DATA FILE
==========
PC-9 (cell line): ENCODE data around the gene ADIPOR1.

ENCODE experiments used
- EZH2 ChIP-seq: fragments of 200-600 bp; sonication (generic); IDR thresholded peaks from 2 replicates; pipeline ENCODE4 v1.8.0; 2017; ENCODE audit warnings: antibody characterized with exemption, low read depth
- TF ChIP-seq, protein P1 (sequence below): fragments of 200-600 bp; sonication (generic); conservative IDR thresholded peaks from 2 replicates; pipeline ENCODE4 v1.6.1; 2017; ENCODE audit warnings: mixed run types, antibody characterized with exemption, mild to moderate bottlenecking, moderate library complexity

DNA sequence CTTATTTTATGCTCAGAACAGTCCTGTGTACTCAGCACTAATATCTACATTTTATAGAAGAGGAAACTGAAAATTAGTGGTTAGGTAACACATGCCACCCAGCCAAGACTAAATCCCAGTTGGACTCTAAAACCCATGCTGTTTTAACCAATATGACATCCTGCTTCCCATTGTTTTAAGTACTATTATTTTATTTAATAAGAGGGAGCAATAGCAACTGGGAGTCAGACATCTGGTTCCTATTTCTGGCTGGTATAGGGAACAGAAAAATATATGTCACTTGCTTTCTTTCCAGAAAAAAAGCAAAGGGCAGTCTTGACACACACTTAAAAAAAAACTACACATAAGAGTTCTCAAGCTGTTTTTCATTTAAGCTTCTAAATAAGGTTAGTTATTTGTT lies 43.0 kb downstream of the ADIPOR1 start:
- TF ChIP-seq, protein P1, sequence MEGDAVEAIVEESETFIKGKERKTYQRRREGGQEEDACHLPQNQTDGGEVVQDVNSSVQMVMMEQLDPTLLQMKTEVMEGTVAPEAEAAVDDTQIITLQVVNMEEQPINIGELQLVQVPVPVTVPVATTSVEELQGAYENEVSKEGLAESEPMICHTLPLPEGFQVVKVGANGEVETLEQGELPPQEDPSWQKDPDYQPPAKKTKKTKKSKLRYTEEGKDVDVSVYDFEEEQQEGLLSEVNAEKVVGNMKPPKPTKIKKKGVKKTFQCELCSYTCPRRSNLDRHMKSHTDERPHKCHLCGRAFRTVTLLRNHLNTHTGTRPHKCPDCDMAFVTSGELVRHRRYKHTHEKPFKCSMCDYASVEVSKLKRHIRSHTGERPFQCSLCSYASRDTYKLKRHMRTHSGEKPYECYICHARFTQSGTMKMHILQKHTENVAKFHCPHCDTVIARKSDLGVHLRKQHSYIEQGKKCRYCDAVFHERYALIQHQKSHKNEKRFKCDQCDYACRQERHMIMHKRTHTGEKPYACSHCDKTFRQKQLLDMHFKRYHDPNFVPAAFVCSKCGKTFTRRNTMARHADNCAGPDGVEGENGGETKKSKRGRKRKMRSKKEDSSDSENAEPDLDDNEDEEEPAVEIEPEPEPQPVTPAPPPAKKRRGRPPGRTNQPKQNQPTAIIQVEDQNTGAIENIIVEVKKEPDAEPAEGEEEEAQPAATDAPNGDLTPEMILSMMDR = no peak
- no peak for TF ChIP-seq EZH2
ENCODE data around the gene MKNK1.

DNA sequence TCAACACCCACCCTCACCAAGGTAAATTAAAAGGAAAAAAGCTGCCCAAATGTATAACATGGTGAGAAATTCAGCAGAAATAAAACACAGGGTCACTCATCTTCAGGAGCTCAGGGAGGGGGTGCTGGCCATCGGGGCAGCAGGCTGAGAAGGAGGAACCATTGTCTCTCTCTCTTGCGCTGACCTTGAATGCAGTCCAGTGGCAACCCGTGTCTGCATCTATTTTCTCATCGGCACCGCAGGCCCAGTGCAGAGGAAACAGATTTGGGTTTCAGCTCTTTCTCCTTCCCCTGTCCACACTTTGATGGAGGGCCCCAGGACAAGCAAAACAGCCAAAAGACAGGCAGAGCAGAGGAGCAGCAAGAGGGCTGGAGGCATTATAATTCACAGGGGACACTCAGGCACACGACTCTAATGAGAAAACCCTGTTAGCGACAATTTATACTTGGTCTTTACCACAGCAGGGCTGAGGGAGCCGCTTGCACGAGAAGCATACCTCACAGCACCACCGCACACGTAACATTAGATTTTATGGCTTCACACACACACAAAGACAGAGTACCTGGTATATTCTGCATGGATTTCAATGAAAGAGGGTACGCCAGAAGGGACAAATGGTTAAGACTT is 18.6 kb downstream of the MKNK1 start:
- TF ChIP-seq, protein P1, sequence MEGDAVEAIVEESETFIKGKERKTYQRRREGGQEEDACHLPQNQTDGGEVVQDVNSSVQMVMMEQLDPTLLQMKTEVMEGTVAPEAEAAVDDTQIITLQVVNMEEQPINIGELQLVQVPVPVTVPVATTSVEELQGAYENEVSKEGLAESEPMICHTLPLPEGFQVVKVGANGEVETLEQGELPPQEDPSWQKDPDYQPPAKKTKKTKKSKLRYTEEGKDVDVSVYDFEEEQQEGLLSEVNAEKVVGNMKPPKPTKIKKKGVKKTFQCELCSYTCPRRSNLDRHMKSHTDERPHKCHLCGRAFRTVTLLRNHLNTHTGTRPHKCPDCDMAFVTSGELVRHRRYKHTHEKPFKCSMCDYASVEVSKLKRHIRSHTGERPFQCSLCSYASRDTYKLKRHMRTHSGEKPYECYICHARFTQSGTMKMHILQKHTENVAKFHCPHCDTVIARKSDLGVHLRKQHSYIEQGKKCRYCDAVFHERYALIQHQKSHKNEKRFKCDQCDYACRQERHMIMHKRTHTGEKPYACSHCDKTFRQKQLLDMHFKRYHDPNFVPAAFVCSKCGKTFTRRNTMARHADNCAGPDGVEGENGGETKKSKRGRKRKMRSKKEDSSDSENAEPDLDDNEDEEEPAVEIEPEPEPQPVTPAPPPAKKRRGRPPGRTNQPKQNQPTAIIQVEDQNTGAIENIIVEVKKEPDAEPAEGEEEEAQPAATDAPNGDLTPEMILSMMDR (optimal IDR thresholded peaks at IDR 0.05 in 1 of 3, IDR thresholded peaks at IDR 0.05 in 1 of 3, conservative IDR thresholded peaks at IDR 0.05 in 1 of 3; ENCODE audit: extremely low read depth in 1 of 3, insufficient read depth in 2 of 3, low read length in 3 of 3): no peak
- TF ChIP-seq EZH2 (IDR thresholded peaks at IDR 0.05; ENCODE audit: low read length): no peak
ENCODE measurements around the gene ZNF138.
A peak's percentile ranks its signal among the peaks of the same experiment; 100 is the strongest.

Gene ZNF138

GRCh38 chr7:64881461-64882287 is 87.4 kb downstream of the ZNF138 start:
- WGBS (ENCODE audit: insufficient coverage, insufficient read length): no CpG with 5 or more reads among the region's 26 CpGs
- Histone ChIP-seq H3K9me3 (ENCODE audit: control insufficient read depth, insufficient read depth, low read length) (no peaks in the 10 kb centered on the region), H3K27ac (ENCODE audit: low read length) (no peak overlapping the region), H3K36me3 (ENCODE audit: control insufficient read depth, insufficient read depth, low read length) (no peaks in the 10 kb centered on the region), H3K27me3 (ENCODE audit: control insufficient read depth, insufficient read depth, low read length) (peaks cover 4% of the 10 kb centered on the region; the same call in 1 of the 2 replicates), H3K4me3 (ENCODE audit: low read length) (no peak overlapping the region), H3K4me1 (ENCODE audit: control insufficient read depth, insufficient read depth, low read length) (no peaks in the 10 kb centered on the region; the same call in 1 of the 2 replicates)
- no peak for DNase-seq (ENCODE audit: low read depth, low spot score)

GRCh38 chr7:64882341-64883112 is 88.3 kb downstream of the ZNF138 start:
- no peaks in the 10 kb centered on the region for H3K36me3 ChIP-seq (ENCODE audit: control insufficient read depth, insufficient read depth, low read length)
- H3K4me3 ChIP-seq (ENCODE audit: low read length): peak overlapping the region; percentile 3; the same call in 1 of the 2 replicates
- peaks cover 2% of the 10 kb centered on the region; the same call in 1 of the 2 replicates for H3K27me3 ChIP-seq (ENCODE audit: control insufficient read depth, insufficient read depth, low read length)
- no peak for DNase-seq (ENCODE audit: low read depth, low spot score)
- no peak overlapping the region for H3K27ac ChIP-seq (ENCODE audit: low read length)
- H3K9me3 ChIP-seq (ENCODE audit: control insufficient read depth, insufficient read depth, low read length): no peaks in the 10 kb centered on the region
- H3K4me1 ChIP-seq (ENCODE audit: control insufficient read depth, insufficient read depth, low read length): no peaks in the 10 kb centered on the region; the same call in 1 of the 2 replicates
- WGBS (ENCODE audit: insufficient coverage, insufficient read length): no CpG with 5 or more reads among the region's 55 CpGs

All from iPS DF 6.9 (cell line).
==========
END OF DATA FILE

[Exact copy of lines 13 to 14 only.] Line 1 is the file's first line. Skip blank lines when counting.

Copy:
A peak's percentile ranks its signal among the peaks of the same experiment; 100 is the strongest.

Gene ZNF138